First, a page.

However, railroad companies no longer manage the van services, and private shuttle companies have stepped in to fill the market need. These shuttles are driven all over the state, in all terrains and poor conditions, and the drivers often lack qualifications or have a history of violations. The UTC has no regulatory authority over the now-private van services, which have resulted in numerous fatal accidents in the past several years.
“There’s an old saying among railroad workers,” Stanford said. “That railroad work is dangerous work, but the most dangerous part of the job is the ride there. We can do better with our safety requirements. We can update our laws to reflect the new way these companies operate.”
Stanford’s House Bill 1808 would give the UTC regulatory authority over private railroad crew transportation services.
OLYMPIA, Wash. – Washington’s Republican-controlled Senate could set a national precedent with a bill passed Monday night (March 9) that would require up to two railroad workers in the rear of trains carrying crude oil and other hazardous cargo.
Currently, BNSF Railway, the largest freight hauler in Washington, is not required to carry rear brakeman in any of the 28 states where it operates, according to Gus Melonas, a BNSF spokesman.
The Washington Department of Ecology on Monday delivered a report to state legislators outlining key recommendations to improve public safety in response to the rapid increase of crude-by-rail shipments through the state.
The Washington Legislature requested the study due to recent changes in how crude is transported through rail corridors and waterways. The “Marine and Rail Oil Transportation Study” includes 40 recommendations on ways to better protect public health and safety — such as the prevention of an oil train derailment or spill — as well as how to better respect tribal treaty rights.
Two railroad companies want to prevent the public from getting details about oil shipments through Washington state, information the federal government ordered be given to state emergency managers after several oil-train accidents.
But restricting such information violates the state’s public-records law, so the state has not signed documents from the rail companies seeking confidentiality, said Mark Stewart, a spokesman for the Washington Military Department’s Emergency Management Division.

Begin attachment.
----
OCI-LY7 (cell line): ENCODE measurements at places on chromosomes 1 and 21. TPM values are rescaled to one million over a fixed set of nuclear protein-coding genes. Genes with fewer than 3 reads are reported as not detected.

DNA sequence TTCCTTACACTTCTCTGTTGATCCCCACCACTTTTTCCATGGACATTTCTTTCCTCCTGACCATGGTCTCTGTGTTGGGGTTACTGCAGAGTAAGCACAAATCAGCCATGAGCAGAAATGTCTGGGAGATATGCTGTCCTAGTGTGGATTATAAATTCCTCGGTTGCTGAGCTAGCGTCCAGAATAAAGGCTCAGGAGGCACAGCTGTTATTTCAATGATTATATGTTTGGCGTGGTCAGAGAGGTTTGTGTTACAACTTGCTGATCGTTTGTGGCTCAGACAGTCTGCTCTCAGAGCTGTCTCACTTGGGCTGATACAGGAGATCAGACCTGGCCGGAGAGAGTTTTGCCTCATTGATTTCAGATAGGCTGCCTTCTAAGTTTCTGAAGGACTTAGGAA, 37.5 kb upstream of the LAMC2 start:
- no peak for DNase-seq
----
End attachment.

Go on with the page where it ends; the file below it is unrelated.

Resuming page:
The U.S. Court of Appeals ruled on Tuesday against the National Labor Relations Board (NLRB) and their ruling that workplaces must display posters about union organizing, bargaining and protests.
The law would have insisted that more than six million private employers post a “notification of employee rights.” The one-page poster was to include basic rights protected by Federal Labor Law, including the right to join a union and go on strike. Failure to comply with the rule would have resulted in charges being brought against the employer in an unfair labor practice case.
The three-judge-panel stated that the rule was a violation of employers’ rights to freedom of speech, as the poster did not include any opposing information such as how to decertify a union or avoid paying dues.
The rule was scheduled to go into effect last year but was put on hold due to legal challenges posed by the National Association of Manufacturers, the National Right to Work Legal Defense, National Federation of Independent Business, Education Foundation and other business lobbyists. They challenged that the poster requirement was to promote unionization of the work force.
Judge Karen LeCraft Henderson wrote, The National Labor Relations Act “simply does not authorize the board to impose on an employer a freestanding obligation to educate its employees on the fine points of labor relations law.” Unions and the NLRB itself are free to display posters and do so, Henderson noted.
AFL-CIO President Richard Trumka came out against the ruling stating, the “D.C. Circuit has once again undermined workers’ rights – this time by striking down a common-sense rule requiring employers to inform workers of their rights under federal labor law. In today’s workplace, employers are required to display posters explaining wage and hour rights, health and safety and discrimination laws, even emergency escape routes. The D.C. Circuit ruling suggests that courts should strike down hundreds of notice requirements…”